are political and economic instability in Kenya, crime and insecurity, institutional factors such
as corruption, delayed licenses and work permits among other factors.


The rest of the paper is structured as follows. Section two of the paper provides a brief
descriptive account of foreign direct investment in Kenya. In Section three is a discussion of
the FDI theories and the related empirical evidence. Section four contains the definition of
FDI and the study methodology. The study findings are presented in section five. A
discussion of the results and conclusion follows in section six.
2.0 FDI in Kenya
Kenya is a relatively big country with a total land area of 580.4km square. Its location is
strategic within East Africa and has a population of approximately 40 million people. The
country is well endowed with a broad range of natural resources, flora and fauna and arable
land. Kenya highlands comprise of the most successful agricultural production regions in East
Africa. Foreign investment has been of considerable significance in financing development in
Kenya not only in the manufacturing but also in the primary and tertiary sectors. Before
independence in 1963, bulk of it went to primary production and plantations. The few
manufacturing industries established up to World War II were mainly for basic processing of
agricultural exports and the processing of food for the local market. After the war British
manufacturing firms begun to invest directly in the manufacturing, in part, because of the
competition from non British trading firms, which threatened Britain's share in the Kenyan
market (Rweyemamu, 1987).

After land resettlement between 1962 and 1964, the Kenyan government prevented foreign
firms from purchasing more land and as a result foreign ownership in agriculture was greatly
reduced. In commerce and industry by contrast, virtually all the expansion which took place,
that is a 50 percent increase in output between 1964 and 1970 and 100 percent increase in the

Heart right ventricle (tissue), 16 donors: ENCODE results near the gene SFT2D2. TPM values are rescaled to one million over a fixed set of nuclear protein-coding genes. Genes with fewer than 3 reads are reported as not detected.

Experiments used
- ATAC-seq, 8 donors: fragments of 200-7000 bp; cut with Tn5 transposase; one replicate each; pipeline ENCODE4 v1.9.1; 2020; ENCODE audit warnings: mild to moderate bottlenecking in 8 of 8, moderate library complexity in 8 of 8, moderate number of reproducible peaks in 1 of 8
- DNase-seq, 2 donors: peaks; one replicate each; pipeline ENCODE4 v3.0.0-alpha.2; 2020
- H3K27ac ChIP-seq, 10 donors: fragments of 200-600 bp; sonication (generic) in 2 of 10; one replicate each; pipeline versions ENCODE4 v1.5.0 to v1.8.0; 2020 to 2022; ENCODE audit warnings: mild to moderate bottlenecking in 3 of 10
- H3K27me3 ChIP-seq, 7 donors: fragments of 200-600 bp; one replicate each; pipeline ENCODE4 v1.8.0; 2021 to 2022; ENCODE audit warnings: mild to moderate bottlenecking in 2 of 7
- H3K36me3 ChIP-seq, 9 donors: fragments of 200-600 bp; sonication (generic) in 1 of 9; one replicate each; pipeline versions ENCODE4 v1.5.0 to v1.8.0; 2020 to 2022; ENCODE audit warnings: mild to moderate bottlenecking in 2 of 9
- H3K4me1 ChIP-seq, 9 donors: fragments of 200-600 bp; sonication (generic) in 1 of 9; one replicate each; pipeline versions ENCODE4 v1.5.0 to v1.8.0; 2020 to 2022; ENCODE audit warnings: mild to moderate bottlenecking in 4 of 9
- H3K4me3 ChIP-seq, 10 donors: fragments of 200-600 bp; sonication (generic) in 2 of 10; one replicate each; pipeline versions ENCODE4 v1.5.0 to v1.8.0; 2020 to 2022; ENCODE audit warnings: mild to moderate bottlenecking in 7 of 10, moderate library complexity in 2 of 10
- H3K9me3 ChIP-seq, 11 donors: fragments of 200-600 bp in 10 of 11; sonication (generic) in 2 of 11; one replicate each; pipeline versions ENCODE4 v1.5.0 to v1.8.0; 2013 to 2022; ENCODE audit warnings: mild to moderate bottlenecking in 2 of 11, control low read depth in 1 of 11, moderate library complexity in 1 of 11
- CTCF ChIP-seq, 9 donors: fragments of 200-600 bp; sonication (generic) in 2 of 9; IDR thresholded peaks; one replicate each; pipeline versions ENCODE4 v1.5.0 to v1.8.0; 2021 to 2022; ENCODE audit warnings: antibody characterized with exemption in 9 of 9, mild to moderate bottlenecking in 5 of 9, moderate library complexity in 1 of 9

annual level of investment, was foreign owned. At first much of it involved capital transfer
out of agriculture, especially following the introduction of exchange controls in 1965. But two
years later after the initial period of uncertainty as to the government development strategy, a
substantial inflow of foreign direct investment and its diversification to other sectors
occurred. In addition the government set up institutions which would assist in the
development of the manufacturing sector. During this period Kenya had pursued import
substitution from as early as 1950s. This industrial policy advocated for a large role of the
public sector participation and protection of the infant manufacturing industries. The


                                               3
government used a combination of tariffs and quotas supplemented by foreign allocation
measures including overvaluing exchange rates to maintain import costs low, favourable
credit and interest rate policies intended to subsidize the manufacturing consumer goods
(Rweyemanu, 1987, Gachino 2006).

During this period FDI levels were reasonably high in comparison to other East African
countries (see graph 1). This was partly attributed to the fact that Kenya had maintained a
favourable investment climate. Obrien and Ryan (2002) note that Kenya was for many years a